The synthetic chemicals are absorbed by the mite and tend to affect one single protein target, such as the voltage-gated sodium channel (flumethrin and fluvalinate) and octopamine receptors (amitraz). This specificity on single targets makes it highly likely that the mites will develop resistance by mutations in those targets, as has indeed been reported for all of them. In addition, mites can also develop resistance with detoxification enzymes that degrade or get rid of these chemicals from the body.

The organic chemicals act by absorption or direct contact and seem to act by physico- chemical effects on more than one target, making them less specific against varroa mites. This is a logical consequence of the fact that these chemicals are synthesized by plants to fight against different types of insects and pests and not against mites in particular. Indeed, thymol seems to act by affecting octopamine, tyramine, and GABA receptors, formic acid disrupts the mitochondria in cells, perhaps as a consequence of low pH, and oxalic acid may also act by affecting mitochondrial function. The action on more than one target or by physico-chemical effects that disrupt cell structures makes resistance to these treatments less likely. In fact, there are no reports of resistance to these treatments. However, alternation with other treatments is still recommended.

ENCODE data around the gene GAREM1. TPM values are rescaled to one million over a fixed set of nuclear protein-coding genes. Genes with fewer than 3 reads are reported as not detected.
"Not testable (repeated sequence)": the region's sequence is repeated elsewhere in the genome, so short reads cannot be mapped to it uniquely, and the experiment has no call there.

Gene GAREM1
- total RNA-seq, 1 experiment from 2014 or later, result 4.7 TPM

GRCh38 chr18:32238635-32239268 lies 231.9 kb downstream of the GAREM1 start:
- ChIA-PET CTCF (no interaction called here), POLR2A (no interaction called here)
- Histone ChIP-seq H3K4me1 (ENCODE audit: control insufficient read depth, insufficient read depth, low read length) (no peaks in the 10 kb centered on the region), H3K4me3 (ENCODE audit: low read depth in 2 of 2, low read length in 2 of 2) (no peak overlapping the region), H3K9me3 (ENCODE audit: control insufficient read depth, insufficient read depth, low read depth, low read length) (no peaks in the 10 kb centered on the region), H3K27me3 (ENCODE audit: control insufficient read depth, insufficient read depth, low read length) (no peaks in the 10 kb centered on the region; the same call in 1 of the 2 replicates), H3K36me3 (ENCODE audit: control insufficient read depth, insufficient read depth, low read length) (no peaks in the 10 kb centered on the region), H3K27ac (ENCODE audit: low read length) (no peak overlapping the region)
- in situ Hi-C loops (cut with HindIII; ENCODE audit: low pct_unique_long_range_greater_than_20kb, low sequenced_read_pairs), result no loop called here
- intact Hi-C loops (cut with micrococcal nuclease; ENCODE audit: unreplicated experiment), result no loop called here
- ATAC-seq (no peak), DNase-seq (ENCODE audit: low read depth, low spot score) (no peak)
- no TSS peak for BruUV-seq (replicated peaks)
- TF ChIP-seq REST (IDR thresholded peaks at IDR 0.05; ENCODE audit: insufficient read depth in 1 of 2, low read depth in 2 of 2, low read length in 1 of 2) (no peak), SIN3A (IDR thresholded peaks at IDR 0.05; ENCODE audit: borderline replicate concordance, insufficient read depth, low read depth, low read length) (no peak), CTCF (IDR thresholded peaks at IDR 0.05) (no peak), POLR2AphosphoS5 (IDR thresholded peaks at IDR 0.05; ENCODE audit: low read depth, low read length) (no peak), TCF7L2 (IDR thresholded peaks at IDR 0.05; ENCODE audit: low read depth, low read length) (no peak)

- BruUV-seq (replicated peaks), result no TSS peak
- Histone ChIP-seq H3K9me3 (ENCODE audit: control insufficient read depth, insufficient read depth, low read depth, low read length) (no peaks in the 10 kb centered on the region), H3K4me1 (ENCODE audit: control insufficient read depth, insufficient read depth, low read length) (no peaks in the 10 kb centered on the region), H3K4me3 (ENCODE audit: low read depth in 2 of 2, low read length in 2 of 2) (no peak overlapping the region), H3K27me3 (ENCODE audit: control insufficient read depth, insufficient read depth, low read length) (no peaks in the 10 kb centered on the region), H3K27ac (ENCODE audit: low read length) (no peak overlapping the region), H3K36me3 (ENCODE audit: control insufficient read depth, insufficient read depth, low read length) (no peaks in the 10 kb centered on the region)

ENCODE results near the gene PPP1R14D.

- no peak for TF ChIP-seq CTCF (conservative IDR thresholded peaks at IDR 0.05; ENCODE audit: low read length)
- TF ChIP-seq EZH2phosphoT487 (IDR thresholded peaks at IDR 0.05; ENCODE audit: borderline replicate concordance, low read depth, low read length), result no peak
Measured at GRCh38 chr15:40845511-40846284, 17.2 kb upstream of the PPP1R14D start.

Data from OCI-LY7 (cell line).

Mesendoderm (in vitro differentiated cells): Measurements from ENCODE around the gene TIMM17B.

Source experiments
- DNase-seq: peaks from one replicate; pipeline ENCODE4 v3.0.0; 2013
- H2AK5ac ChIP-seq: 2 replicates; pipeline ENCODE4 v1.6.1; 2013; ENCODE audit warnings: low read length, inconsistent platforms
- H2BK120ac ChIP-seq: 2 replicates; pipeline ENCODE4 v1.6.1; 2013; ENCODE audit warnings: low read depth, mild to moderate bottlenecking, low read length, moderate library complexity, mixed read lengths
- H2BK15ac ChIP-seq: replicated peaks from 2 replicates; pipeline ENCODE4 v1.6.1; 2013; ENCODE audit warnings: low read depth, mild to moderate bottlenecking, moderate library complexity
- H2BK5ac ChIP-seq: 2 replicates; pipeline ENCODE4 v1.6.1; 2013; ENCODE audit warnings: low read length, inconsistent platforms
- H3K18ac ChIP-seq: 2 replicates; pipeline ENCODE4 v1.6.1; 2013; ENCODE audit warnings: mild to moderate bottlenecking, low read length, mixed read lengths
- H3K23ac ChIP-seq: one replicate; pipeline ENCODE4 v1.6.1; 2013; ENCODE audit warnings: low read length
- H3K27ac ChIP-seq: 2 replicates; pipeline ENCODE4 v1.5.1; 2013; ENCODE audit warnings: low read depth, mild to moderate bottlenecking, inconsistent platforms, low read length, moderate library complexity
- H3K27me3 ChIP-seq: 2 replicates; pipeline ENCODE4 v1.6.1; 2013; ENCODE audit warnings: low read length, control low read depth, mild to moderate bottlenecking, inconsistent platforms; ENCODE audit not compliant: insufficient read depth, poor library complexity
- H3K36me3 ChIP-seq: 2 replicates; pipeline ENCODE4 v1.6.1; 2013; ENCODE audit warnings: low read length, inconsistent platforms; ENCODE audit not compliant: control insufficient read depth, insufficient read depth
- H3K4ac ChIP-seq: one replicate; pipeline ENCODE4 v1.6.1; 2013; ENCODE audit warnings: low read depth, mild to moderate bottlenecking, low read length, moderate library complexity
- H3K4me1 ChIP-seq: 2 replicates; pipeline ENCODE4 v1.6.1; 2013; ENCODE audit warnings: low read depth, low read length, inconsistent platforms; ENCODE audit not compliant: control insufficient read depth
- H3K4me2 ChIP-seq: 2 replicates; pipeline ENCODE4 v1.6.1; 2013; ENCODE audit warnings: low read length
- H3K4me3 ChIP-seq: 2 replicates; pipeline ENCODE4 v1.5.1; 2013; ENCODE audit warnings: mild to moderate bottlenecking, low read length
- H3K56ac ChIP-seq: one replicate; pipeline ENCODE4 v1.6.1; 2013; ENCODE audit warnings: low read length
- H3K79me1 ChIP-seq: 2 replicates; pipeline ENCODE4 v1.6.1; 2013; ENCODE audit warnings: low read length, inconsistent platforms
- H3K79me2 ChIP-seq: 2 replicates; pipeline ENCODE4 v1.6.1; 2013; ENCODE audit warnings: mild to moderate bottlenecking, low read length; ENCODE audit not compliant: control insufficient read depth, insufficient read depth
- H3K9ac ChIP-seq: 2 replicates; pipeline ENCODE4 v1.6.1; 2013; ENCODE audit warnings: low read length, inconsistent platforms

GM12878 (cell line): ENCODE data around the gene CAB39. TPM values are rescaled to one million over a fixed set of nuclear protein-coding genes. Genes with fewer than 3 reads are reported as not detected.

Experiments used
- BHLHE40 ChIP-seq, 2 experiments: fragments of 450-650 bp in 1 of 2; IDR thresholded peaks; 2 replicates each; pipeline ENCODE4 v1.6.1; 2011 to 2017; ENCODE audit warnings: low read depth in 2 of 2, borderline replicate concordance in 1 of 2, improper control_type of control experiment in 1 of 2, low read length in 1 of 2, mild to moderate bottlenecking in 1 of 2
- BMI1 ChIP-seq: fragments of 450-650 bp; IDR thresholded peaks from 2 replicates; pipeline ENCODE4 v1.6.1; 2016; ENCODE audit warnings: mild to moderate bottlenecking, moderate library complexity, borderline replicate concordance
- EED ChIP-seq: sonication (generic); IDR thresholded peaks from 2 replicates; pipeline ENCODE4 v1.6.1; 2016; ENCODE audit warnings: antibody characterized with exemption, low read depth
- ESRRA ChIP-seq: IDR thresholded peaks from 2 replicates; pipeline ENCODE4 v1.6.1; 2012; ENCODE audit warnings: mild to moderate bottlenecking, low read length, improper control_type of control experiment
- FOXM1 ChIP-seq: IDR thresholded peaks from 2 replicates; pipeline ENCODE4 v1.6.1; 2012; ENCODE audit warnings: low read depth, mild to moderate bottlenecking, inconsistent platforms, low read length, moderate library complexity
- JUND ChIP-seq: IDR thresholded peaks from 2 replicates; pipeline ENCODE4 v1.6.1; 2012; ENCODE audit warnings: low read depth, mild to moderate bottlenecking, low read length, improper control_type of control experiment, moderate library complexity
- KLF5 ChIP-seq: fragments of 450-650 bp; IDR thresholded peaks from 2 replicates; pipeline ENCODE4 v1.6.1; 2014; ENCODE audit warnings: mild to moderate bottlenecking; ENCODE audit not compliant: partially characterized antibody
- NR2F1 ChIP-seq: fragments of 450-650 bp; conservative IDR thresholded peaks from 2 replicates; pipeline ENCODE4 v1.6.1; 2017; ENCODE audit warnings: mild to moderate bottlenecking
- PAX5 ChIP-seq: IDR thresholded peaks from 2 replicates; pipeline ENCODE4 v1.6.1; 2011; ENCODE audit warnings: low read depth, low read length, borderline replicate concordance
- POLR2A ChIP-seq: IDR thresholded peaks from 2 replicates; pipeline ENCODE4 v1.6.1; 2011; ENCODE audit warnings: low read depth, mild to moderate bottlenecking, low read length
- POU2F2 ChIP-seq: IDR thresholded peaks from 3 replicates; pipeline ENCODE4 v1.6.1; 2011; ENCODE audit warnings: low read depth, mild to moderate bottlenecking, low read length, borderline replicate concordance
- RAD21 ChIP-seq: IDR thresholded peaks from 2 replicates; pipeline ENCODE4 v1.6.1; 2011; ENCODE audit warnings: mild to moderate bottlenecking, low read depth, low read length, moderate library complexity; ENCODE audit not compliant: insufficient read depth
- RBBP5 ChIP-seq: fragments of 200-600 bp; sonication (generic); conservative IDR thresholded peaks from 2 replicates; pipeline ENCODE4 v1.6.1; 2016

Finally, the less-popular icing sugar and food- grade mineral oil treatments seem to affect the mite by physical effect due to the direct contact and by stimulating bee grooming behaviours. This means that resistance to these treatments is very unlikely to arise.

Table 1. Various treatments, their mode of action and likelihood of varroa resistance.


Complete article with references is available on request from the author at

Wednesday, 10 May 2017

Myrtle rust and manuka

Do we need to start eeking? Will myrtle rust wipe out the manuka honey industry? Is this the end?

You have probably heard by now, that myrtle rust has been found in a nursery in Northland.

This article in the Herald is one of the better ones.

But if you have been out of touch lately, the basic facts are:

1. Myrtle rust is a fungal plant pathogen.